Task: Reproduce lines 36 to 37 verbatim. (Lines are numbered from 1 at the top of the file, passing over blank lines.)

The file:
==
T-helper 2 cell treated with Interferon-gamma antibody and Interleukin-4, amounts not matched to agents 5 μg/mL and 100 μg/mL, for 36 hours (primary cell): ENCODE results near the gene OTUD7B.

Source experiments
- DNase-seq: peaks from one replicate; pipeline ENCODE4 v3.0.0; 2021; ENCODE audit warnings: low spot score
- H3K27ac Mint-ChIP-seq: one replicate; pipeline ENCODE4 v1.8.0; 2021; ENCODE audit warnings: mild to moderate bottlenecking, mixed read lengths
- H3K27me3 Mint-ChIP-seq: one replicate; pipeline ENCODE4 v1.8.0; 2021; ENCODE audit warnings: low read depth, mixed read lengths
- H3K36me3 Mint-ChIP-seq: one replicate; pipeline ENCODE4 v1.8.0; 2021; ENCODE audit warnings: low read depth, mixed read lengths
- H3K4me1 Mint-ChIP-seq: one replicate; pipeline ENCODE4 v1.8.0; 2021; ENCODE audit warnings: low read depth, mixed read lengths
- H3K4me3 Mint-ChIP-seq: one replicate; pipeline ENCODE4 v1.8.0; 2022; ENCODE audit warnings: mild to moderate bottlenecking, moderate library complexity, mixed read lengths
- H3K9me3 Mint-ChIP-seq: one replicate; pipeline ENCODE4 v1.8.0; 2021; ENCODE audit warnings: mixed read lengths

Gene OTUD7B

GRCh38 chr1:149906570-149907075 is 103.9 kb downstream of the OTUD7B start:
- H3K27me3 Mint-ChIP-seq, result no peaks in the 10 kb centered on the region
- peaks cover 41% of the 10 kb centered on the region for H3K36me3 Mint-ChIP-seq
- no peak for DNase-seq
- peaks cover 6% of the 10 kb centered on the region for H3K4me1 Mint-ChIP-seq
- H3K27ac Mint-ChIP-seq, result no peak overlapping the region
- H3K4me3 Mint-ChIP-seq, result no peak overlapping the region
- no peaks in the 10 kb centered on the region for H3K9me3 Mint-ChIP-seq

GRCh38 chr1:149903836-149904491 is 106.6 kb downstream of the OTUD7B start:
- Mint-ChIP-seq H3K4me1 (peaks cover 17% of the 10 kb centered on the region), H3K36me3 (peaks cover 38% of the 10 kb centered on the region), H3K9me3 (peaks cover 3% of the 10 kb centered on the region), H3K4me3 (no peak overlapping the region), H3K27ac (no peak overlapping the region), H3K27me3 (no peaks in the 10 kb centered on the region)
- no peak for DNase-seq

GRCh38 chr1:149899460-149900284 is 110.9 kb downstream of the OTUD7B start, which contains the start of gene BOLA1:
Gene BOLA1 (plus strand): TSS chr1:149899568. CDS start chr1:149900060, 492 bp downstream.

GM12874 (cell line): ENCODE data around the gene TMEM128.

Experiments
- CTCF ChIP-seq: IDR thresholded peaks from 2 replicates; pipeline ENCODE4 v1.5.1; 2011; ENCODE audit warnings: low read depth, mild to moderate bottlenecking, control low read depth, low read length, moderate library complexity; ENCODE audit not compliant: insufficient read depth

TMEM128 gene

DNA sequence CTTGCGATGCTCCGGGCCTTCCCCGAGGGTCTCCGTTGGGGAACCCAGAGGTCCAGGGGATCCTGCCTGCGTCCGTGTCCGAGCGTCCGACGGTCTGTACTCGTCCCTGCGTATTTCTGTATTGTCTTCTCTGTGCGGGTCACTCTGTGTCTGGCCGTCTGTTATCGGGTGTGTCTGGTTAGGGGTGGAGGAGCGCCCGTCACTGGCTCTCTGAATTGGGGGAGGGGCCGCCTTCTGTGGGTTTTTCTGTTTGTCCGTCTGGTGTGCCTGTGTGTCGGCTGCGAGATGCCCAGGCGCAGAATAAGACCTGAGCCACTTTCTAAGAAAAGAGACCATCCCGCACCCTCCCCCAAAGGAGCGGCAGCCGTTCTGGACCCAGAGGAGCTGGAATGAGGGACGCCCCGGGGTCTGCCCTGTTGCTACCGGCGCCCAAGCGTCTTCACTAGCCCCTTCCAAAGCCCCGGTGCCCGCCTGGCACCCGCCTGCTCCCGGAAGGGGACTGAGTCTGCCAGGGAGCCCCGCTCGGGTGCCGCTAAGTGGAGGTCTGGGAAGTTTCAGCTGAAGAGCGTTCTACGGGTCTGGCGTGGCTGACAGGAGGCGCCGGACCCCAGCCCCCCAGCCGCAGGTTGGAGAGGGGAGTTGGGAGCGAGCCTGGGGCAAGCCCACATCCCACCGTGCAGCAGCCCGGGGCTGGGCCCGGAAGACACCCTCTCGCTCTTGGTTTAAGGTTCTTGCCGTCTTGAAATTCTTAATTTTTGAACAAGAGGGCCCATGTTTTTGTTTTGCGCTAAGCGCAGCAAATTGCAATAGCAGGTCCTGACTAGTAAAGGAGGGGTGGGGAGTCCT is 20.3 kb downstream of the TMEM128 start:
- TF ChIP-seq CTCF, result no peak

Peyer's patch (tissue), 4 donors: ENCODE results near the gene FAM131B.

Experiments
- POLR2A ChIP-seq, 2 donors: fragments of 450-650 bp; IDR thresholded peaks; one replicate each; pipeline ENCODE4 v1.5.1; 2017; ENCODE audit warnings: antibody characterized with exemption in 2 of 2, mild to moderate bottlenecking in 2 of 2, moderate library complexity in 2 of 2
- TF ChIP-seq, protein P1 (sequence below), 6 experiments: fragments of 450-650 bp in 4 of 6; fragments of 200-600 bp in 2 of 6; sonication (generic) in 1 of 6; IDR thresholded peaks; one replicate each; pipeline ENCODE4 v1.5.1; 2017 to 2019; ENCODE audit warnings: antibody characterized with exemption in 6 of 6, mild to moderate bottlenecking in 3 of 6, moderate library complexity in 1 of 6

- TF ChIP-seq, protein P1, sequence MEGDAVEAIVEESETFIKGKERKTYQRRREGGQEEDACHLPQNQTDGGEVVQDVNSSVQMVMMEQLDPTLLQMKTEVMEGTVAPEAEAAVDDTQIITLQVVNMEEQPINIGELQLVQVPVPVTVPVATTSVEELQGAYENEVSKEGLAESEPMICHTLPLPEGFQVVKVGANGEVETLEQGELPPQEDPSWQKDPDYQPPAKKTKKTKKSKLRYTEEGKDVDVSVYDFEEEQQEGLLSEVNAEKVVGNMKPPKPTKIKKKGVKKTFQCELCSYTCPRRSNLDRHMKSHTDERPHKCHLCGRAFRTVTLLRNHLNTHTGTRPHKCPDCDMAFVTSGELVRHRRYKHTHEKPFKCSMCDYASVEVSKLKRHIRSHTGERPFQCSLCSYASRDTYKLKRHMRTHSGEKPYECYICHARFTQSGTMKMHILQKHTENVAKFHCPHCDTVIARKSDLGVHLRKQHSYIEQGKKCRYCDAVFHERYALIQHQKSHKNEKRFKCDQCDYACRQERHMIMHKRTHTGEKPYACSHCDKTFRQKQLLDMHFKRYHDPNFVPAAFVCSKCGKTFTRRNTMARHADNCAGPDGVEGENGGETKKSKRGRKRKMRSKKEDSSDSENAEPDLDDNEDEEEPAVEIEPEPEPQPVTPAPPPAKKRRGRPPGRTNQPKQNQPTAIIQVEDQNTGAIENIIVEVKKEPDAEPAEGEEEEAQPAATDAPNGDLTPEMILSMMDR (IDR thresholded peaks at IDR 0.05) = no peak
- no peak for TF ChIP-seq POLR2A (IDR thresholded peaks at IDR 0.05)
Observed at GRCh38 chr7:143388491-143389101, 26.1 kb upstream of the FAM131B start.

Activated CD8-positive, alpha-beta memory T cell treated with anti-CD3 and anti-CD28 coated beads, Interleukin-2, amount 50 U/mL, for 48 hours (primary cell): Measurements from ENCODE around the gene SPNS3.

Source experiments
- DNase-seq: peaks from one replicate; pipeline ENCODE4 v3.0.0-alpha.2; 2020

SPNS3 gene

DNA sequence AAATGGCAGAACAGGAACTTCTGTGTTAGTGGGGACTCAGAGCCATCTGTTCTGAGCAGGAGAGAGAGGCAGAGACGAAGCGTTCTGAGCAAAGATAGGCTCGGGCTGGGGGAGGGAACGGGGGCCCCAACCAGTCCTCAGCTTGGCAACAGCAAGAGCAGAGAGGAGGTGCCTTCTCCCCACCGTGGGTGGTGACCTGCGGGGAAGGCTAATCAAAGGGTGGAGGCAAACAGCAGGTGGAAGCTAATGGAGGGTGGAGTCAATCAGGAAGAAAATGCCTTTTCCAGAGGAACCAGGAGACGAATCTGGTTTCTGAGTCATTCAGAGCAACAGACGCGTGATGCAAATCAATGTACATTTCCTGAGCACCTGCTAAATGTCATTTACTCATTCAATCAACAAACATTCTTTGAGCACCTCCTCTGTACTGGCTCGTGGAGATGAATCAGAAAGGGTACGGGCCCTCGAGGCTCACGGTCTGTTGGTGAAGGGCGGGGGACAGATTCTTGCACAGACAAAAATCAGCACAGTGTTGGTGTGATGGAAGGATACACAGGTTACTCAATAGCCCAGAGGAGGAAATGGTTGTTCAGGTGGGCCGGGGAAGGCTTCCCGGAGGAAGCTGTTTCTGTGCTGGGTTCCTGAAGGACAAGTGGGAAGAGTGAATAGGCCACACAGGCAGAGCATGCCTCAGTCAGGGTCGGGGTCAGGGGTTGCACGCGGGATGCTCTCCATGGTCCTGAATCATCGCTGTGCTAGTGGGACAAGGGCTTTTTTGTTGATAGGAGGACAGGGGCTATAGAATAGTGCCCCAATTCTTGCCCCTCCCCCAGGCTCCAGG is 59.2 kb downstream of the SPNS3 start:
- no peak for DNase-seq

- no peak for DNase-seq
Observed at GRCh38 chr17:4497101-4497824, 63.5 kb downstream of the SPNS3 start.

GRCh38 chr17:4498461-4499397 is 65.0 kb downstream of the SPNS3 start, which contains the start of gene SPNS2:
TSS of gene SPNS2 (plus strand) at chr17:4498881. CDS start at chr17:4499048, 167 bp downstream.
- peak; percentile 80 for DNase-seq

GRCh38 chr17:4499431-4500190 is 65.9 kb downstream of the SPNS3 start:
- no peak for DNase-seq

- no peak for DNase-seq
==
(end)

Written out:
Observed at GRCh38 chr7:143388491-143389101, 26.1 kb upstream of the FAM131B start.

Activated CD8-positive, alpha-beta memory T cell treated with anti-CD3 and anti-CD28 coated beads, Interleukin-2, amount 50 U/mL, for 48 hours (primary cell): Measurements from ENCODE around the gene SPNS3.